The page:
The benefits of travel go beyond making memories and meeting new people. Getting out of your comfort zone and exploring a new place can have a remarkably positive impact on your emotional wellbeing. Want to know more? Here are seven ways travel can be good for your mental health.
1. It can help you stay fit and healthy
Physical exercise is known to improve mental wellbeing, and travel offers ample opportunity to get active. Whether you enjoy pounding the pavement on a city break, swimming in the sea or summiting mountain peaks, getting to know a new destination by embracing the great outdoors can boost energy levels and improve your mood.
Immersing yourself in and connecting with nature is another key way to reduce symptoms of stress, anxiety and depression – and while you can do this anywhere (even in cities), it makes sense to incorporate a little ecotherapy into your travels too.
2. It shakes up the status quo
Whether you venture abroad or simply to the next town over, taking a break from your usual routines with a trip away from home can help break negative cycles, get you out of a rut and reveal a world of possibilities beyond your bubble.
‘When I’m in a period of depression, getting out of the house and out of negative routines (for me, wallowing on the couch and eating junk food) can help to clear my head and give me the space to properly consider the things my brain is telling me,’ says David Owen, YA author and former travel editor. ‘Going somewhere completely outside of my usual sphere, be that in the UK or abroad, can be an effective way of gaining both literal and metaphorical distance. If nothing else, I have interesting stuff to go and look at and do as a distraction!’
3. It gives you a different perspective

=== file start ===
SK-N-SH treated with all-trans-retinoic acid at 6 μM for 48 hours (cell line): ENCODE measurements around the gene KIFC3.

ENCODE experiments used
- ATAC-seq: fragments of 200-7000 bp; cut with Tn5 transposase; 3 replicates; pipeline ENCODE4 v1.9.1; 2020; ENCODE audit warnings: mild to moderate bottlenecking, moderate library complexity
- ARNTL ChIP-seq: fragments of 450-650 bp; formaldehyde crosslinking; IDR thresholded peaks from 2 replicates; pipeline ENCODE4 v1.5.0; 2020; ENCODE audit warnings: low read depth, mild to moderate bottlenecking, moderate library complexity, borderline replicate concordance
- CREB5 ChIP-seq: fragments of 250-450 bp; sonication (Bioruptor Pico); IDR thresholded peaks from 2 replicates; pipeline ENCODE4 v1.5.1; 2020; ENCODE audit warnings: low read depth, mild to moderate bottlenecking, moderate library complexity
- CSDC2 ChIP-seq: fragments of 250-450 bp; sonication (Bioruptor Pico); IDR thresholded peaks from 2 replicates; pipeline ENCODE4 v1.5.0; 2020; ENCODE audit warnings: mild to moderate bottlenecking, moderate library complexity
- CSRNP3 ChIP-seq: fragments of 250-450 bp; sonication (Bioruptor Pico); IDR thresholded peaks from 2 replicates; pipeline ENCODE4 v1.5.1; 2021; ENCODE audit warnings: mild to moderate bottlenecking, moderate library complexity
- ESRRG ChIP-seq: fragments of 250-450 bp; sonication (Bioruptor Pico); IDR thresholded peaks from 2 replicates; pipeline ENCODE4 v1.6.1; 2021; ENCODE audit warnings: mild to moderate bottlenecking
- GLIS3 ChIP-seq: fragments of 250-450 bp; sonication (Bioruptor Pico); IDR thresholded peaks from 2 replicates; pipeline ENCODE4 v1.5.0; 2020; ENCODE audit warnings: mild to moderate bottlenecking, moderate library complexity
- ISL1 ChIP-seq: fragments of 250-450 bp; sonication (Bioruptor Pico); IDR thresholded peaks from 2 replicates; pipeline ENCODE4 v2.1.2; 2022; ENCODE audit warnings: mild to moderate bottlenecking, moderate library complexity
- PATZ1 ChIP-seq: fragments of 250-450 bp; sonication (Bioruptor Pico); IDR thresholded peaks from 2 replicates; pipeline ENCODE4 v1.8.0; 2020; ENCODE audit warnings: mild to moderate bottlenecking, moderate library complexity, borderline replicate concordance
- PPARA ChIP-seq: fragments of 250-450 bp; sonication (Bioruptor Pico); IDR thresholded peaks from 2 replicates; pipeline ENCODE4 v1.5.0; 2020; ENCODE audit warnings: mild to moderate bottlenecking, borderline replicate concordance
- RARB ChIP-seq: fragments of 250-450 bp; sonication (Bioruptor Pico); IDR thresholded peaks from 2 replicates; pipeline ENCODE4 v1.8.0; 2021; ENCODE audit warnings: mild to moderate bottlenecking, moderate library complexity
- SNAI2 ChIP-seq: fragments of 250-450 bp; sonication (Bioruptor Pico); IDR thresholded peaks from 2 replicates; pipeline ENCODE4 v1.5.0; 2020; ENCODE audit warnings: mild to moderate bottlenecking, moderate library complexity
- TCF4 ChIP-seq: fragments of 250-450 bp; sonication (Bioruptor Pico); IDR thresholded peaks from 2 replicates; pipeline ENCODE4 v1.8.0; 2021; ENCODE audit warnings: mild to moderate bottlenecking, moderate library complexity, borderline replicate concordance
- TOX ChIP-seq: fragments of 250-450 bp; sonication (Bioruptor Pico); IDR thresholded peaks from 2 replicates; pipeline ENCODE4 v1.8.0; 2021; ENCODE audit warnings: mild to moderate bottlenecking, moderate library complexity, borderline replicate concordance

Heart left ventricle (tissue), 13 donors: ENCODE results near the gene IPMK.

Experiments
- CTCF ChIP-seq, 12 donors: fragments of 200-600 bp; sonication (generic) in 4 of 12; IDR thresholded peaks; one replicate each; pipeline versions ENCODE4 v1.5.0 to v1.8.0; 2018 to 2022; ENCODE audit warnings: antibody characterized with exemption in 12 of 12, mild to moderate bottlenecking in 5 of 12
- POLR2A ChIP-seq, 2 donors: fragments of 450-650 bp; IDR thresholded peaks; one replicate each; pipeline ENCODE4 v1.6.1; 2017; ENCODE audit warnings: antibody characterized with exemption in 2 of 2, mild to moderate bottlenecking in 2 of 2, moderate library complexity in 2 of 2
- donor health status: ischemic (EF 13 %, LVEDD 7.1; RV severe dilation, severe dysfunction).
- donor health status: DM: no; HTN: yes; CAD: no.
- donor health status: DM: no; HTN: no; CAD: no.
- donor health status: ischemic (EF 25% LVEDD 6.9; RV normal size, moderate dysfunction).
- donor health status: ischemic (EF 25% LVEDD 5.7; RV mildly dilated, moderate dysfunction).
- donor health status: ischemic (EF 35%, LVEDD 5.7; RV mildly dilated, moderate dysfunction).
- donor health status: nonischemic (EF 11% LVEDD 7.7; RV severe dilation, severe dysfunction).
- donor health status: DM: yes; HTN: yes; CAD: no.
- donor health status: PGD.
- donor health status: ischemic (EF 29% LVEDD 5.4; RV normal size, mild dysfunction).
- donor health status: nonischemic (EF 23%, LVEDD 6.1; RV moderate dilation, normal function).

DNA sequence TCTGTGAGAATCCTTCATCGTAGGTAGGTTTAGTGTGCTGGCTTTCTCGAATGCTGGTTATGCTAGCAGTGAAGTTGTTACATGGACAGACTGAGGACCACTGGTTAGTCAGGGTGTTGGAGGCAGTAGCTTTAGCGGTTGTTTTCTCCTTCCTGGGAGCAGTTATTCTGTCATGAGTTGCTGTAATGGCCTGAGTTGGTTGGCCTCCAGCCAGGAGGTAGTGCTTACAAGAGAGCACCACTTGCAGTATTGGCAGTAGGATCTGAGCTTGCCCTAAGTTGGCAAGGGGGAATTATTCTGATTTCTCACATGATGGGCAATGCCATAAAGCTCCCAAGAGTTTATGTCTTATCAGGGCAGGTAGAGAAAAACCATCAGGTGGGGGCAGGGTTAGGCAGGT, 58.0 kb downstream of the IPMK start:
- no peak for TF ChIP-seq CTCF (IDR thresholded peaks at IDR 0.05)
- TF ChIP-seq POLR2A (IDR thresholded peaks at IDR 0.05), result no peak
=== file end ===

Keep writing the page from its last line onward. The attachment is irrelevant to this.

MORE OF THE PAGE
Experiencing different cultures can open your eyes to new ways of living. Something as simple as learning a new recipe or changing the way you spend your downtime can have a dramatic effect on your wellbeing. Travel can lead you to question and challenge the norms of everyday life at home, potentially inspiring you to make positive changes.
When I feel my own stress levels rising, for example, I like to think back to my experiences riding in tuk tuks in Sri Lanka. As we overtook buses on blind corners, dodged death-wish pedestrians and got cut up by countless motorbikes, our driver remained relaxed and took it all in his stride, as did other road users. Despite the chaos, everyone was calm. After a few of these journeys my own worries and bewilderment dissipated as I realised that the alternative responses – fear or road rage – serve no-one. I try to apply this lesson to my life at home: you cannot control the actions of others – only the way you respond to them.
4. It increases creativity
It’s been scientifically proven that new experiences – particularly ones that allow you to immerse yourself in a different culture – improve the neuroplasticity of your brain, increasing creativity in the process. After a stint of grief-induced agoraphobia, Erica Buist travelled around the world to take part in seven festivals for the dead – and is writing a book about it.